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Iran Must End Shameful Treatment of Journalists' Families

VOA Director David Ensor
VOA Director David Ensor
Being an exiled Iranian journalist can be tough and dangerous work. Imagine your parents or siblings being threatened by government intelligence agents because of your profession. Imagine not being able to go home because of the threat of imprisonment or worse.

That is the reality being played out for Iranian-born journalists who work at VOA, Radio Free Europe, the BBC and other news agencies right now — and it needs to stop.

One of the most insidious forms of harassment is the interrogation of parents who are instructed to tell their children to stop working for Western news outlets.

These tactics frequently begin with Iranian Intelligence Ministry agents calling or visiting the homes of elderly parents. Intimidating messages are left, or agents tell the parents that the work their children do is “not acceptable,” and “it would be better if your son changed his job and left VOA.”

In some cases, relatives are forced to sign statements accusing their siblings or children of being Western spies. In other cases, parents or siblings are detained or questioned at length and passports are confiscated. There is a constant threat of imprisonment. Another troubling tactic is the production of crude videotapes that attempt to discredit reporters.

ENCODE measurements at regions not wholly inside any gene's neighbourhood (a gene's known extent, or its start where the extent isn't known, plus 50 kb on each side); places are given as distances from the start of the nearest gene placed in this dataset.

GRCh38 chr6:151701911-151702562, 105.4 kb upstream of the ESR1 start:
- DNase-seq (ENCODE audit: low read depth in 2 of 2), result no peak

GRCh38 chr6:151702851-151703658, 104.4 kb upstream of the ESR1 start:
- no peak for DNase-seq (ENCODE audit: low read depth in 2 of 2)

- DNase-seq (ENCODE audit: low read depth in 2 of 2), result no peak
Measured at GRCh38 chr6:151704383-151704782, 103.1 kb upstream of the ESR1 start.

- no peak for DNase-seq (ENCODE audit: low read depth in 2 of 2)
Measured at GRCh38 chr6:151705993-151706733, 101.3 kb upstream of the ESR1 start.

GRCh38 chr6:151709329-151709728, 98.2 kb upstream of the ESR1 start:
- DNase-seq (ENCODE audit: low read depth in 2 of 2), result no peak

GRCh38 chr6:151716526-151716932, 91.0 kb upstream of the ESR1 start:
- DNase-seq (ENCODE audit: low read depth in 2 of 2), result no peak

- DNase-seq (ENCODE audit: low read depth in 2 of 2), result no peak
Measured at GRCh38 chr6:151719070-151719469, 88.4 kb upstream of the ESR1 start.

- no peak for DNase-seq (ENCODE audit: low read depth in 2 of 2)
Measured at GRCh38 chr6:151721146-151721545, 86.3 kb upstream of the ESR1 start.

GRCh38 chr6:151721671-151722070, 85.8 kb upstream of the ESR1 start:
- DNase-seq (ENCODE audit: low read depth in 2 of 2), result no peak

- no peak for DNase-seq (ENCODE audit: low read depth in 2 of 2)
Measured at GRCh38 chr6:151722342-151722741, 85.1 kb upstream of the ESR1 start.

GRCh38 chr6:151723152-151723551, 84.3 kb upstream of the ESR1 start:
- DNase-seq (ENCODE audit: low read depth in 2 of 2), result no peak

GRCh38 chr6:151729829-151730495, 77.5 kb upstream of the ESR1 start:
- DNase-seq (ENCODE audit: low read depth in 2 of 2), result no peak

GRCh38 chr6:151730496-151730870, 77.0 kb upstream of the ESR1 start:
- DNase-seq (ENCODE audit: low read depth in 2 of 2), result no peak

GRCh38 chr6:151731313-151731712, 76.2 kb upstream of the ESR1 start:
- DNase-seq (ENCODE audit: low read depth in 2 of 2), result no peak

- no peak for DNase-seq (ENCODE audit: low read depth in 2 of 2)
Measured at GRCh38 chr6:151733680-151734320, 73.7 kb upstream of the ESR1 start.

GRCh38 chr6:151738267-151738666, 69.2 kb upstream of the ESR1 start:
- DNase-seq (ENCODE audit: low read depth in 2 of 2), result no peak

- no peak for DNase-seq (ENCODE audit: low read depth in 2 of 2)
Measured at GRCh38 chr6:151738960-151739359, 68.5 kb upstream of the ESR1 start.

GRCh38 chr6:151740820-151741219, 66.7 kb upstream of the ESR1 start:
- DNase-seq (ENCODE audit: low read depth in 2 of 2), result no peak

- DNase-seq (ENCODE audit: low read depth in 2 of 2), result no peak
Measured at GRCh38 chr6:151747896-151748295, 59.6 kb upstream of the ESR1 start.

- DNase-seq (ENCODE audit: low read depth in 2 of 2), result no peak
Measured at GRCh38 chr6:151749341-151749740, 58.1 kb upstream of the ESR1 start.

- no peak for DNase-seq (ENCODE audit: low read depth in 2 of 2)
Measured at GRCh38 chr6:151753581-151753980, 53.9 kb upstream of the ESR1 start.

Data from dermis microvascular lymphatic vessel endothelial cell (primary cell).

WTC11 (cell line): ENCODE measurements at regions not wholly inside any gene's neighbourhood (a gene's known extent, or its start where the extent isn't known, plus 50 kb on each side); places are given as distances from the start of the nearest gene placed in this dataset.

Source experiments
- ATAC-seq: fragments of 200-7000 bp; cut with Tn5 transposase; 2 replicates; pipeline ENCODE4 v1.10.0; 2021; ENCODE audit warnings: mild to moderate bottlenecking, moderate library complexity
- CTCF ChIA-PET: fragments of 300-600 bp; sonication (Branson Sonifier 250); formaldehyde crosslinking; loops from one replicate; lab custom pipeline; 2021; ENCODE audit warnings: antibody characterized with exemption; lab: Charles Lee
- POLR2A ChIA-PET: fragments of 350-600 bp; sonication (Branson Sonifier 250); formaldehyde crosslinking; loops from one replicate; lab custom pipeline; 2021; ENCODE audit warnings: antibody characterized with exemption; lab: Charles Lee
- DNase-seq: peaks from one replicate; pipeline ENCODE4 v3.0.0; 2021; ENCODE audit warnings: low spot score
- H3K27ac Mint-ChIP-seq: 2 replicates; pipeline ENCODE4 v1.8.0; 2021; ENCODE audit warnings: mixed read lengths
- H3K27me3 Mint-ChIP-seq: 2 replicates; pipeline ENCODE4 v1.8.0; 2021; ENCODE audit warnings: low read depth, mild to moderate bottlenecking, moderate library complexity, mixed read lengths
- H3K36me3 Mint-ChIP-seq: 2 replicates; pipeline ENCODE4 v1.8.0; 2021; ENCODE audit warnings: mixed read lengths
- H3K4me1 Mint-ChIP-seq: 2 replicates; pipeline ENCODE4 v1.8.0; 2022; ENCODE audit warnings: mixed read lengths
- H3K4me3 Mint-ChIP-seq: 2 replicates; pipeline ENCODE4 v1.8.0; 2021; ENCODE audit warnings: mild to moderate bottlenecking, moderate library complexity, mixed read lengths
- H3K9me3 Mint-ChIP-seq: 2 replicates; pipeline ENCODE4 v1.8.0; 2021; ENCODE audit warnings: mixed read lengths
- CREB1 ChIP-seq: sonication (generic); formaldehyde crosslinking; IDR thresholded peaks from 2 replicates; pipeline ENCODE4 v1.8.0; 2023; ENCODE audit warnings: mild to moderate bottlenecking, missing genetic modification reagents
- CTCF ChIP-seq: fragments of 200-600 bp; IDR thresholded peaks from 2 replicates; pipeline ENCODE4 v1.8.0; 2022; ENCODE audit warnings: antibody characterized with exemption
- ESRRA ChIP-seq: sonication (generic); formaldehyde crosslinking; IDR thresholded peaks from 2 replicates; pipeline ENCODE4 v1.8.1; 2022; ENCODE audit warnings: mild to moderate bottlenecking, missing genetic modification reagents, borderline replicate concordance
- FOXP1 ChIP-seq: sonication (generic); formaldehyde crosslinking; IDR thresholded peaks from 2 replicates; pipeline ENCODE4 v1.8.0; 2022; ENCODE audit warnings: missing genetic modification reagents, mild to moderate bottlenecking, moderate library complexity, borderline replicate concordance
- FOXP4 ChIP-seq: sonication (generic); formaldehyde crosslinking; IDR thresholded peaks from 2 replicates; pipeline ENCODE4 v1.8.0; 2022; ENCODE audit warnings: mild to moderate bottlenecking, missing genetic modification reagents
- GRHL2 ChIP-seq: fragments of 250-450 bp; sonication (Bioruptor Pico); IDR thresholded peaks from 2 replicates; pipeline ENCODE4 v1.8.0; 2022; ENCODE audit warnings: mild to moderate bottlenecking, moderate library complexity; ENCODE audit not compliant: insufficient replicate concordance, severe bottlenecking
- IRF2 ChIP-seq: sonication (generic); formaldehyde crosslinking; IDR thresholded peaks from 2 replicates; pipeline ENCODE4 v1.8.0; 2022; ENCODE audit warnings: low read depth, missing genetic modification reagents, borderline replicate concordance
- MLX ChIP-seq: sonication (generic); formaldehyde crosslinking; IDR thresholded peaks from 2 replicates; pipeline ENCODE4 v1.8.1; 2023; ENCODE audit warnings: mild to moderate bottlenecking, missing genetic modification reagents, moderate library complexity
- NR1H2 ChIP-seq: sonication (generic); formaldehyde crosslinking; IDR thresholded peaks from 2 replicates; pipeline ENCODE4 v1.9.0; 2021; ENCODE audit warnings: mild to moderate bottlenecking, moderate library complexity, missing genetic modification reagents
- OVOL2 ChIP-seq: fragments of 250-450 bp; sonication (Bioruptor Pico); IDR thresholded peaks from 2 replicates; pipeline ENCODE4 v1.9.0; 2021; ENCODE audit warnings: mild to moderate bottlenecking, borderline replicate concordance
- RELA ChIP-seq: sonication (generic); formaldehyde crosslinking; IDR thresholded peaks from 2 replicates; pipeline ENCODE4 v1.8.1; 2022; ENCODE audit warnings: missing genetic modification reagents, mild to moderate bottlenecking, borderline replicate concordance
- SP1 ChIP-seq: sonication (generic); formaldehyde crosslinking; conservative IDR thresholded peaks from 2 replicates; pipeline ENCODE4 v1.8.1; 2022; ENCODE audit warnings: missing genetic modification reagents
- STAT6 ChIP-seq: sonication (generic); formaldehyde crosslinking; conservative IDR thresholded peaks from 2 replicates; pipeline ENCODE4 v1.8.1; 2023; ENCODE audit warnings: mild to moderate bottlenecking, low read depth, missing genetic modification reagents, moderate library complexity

Former BBC Director-General Mark Thompson has repeatedly written about the “disturbing tactics” used by Iran to target and intimidate the family members of BBC Persian journalists. The sister of one BBC journalist was detained and held in solitary confinement on unspecified charges at Evin Prison in Tehran in a failed attempt to bring pressure on her brother.

Of course, Iran’s actual imprisonment of journalists can never be far from the minds of those who report on what is happening in this important part of the world. Human Rights Watch and other organizations that monitor press freedom have long noted that Iran is one of the worst offenders when it comes to the sheer number of journalists behind bars.

It’s time for Iranian authorities to end this behavior and renounce the tactics of harassment and intimidation against innocent family members. Such behavior only brings shame on the Iranian government.

We also urge Iranian officials to stop the jamming of radio and television broadcasts, the filtering of websites and hacker attacks on websites of the Voice of America and other news organizations.

It is time for Iran to close the chapter on this unacceptable behavior and live up to its ideals as a nation that trusts its people to make up their own minds about where they want to get their information.

David Ensor